Since then, walkouts have become a more effective tool available for the minority party. The Legislature used to have sessions every other year that didn’t adjourn until lawmakers agreed they’d finished business. In 2010, voters established annual sessions, with a 60-day cap in odd-numbered years and a 35-day cap in even-numbered years.

With that on the number of days lawmakers can meet, the minority party can now deny quorum and run out the calendar like they did in the most recent session. 

In 2018 Democrats gained supermajorities in both chambers. They expected those majorities to present a clear path to increase taxes and pass legislation on climate change and gun control. While Democrats had legislative success with student funding, housing, environment and criminal justice reform, their agenda was stymied after Republicans began using walkout tactics. 

“The Republicans are acting like spoiled children,” said Bill Bradbury, a former Democratic secretary of state and legislator. “They have figured out the only way they can stop the legislative process is to deny a quorum. That is totally BS. They are elected to do the people's business. They are not elected to stop the people’s business.”

Bradbury said it would be a “tragedy” if the quorum denial became a routine legislative tactic. He said Republicans need to lose seats to be deterred from doing it again.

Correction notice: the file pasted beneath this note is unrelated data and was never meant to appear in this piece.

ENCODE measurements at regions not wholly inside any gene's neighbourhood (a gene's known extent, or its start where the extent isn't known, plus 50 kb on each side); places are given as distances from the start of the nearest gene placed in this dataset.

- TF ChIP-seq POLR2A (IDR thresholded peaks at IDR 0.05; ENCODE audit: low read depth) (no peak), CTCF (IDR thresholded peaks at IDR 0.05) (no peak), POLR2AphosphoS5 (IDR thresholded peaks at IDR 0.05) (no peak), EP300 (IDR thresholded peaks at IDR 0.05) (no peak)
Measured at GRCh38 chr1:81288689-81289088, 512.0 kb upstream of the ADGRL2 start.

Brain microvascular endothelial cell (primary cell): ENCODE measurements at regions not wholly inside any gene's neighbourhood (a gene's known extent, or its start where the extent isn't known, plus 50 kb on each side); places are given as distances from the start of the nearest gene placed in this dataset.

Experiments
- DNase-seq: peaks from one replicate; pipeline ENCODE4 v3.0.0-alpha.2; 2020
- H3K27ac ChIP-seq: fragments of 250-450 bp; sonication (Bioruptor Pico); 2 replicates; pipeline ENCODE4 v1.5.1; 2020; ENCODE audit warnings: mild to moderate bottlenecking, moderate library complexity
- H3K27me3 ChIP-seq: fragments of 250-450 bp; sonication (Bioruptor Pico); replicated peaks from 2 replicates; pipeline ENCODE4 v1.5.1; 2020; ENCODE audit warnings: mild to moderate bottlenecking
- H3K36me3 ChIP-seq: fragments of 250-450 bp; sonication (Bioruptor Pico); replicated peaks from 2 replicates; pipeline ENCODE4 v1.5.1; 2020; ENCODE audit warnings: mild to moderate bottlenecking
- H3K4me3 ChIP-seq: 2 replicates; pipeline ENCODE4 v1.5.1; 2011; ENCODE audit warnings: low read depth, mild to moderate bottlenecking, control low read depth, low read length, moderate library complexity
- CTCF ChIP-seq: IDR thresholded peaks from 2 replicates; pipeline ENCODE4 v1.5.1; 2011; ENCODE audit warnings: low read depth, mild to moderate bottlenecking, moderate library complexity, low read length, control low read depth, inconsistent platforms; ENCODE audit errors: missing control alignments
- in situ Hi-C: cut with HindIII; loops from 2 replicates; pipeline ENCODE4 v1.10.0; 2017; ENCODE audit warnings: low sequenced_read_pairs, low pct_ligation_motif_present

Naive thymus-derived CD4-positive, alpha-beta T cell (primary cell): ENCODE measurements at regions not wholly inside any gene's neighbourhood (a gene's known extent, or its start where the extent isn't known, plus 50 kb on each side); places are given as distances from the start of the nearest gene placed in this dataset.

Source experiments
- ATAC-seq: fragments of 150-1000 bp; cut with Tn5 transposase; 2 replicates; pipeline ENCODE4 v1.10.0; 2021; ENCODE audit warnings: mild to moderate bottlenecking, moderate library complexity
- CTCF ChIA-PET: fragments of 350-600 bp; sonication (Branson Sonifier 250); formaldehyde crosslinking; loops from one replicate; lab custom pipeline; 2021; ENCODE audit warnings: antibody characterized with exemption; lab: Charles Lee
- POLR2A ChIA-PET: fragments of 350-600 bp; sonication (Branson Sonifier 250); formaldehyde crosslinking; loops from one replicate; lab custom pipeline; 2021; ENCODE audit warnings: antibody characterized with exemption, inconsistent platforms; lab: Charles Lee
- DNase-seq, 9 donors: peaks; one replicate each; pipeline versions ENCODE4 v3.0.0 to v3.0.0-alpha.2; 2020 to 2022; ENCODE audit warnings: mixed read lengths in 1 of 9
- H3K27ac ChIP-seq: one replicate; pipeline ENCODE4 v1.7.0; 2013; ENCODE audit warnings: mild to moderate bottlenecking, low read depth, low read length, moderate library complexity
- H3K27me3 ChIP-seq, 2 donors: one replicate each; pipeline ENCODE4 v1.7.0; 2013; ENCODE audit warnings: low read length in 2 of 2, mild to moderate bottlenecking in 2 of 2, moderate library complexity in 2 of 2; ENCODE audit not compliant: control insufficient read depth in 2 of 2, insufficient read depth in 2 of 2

“If they gained seats, I think they’d be emboldened,” he said.

Bruce Hanna, a Roseburg Republican, served as co-speaker of the House in a 30-30 party split from during the 2011-2012 session, which is regarded as one of the more productive legislative assemblies in recent times.

“We were able to do things because neither side could take each other way beyond their comfort zone,” he said.

Hanna said that the most recent legislative session went “haywire” because Democrats, with their supermajority, went beyond what the 35-day short session should be used for - budget fixes and narrowly focused legislation.

He said that he’s also observed a change in mindset of legislators. They no longer feel they’re working for the entire state but instead for their district and their party. He said that using a denial of quorum as a tactic is legitimate.

“It’s in the rules. It’s fair play,” he said.

Former Gov. Barbara Roberts, a Democrat, said that as national politics have become more partisan and angrier, state politicians are adopting a similar approach to get what they want.

After the Legislature adjourned earlier this month, Gov. Kate Brown issued an executive order aimed at reducing greenhouse gas emissions that was in some ways more stringent and didn’t include the phase-ins and exceptions of the scuttled legislation. Both Hanna and Roberts said that the Legislature has been left out of the discussion.

“It makes the legislative branch weaker and weaker while the judicial branch and the executive get stronger and stronger,” she said.

Ungovernable?

When John Kitzhaber left the governor’s office in 2003, he was famously quoted saying the state was “ungovernable.”